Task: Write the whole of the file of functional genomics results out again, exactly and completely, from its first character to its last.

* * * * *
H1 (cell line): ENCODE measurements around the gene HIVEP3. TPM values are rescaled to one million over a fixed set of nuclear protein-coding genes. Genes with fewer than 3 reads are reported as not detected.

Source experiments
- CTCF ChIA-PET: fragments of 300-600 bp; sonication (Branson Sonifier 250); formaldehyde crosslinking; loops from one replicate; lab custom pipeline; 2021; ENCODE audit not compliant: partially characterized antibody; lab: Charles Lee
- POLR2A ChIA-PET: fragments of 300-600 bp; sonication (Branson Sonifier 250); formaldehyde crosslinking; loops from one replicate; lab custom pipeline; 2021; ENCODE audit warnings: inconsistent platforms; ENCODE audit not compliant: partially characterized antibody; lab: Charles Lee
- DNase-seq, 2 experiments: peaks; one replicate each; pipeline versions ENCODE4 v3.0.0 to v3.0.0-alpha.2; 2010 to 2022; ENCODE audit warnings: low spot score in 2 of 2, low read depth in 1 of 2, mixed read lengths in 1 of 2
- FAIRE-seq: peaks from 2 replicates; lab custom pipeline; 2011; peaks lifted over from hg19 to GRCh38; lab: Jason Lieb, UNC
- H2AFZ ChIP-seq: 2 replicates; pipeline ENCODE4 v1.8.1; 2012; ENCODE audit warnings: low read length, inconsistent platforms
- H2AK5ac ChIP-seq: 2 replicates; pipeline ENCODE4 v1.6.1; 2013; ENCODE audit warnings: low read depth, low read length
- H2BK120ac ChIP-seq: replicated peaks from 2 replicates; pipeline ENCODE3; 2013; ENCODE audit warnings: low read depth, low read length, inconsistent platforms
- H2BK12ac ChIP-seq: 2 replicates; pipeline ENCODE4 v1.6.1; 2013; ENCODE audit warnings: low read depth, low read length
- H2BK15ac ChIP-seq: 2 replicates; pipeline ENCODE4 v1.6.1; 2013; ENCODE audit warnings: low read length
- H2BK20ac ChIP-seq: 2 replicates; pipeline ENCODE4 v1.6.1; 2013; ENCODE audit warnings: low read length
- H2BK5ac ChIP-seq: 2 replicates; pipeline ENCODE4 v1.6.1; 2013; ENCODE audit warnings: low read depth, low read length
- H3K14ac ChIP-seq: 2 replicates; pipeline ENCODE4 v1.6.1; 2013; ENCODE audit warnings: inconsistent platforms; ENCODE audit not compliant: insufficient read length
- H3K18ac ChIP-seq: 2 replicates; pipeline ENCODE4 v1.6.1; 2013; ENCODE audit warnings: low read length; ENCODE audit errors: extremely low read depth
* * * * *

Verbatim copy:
H1 (cell line): ENCODE measurements around the gene HIVEP3. TPM values are rescaled to one million over a fixed set of nuclear protein-coding genes. Genes with fewer than 3 reads are reported as not detected.

Source experiments
- CTCF ChIA-PET: fragments of 300-600 bp; sonication (Branson Sonifier 250); formaldehyde crosslinking; loops from one replicate; lab custom pipeline; 2021; ENCODE audit not compliant: partially characterized antibody; lab: Charles Lee
- POLR2A ChIA-PET: fragments of 300-600 bp; sonication (Branson Sonifier 250); formaldehyde crosslinking; loops from one replicate; lab custom pipeline; 2021; ENCODE audit warnings: inconsistent platforms; ENCODE audit not compliant: partially characterized antibody; lab: Charles Lee
- DNase-seq, 2 experiments: peaks; one replicate each; pipeline versions ENCODE4 v3.0.0 to v3.0.0-alpha.2; 2010 to 2022; ENCODE audit warnings: low spot score in 2 of 2, low read depth in 1 of 2, mixed read lengths in 1 of 2
- FAIRE-seq: peaks from 2 replicates; lab custom pipeline; 2011; peaks lifted over from hg19 to GRCh38; lab: Jason Lieb, UNC
- H2AFZ ChIP-seq: 2 replicates; pipeline ENCODE4 v1.8.1; 2012; ENCODE audit warnings: low read length, inconsistent platforms
- H2AK5ac ChIP-seq: 2 replicates; pipeline ENCODE4 v1.6.1; 2013; ENCODE audit warnings: low read depth, low read length
- H2BK120ac ChIP-seq: replicated peaks from 2 replicates; pipeline ENCODE3; 2013; ENCODE audit warnings: low read depth, low read length, inconsistent platforms
- H2BK12ac ChIP-seq: 2 replicates; pipeline ENCODE4 v1.6.1; 2013; ENCODE audit warnings: low read depth, low read length
- H2BK15ac ChIP-seq: 2 replicates; pipeline ENCODE4 v1.6.1; 2013; ENCODE audit warnings: low read length
- H2BK20ac ChIP-seq: 2 replicates; pipeline ENCODE4 v1.6.1; 2013; ENCODE audit warnings: low read length
- H2BK5ac ChIP-seq: 2 replicates; pipeline ENCODE4 v1.6.1; 2013; ENCODE audit warnings: low read depth, low read length
- H3K14ac ChIP-seq: 2 replicates; pipeline ENCODE4 v1.6.1; 2013; ENCODE audit warnings: inconsistent platforms; ENCODE audit not compliant: insufficient read length
- H3K18ac ChIP-seq: 2 replicates; pipeline ENCODE4 v1.6.1; 2013; ENCODE audit warnings: low read length; ENCODE audit errors: extremely low read depth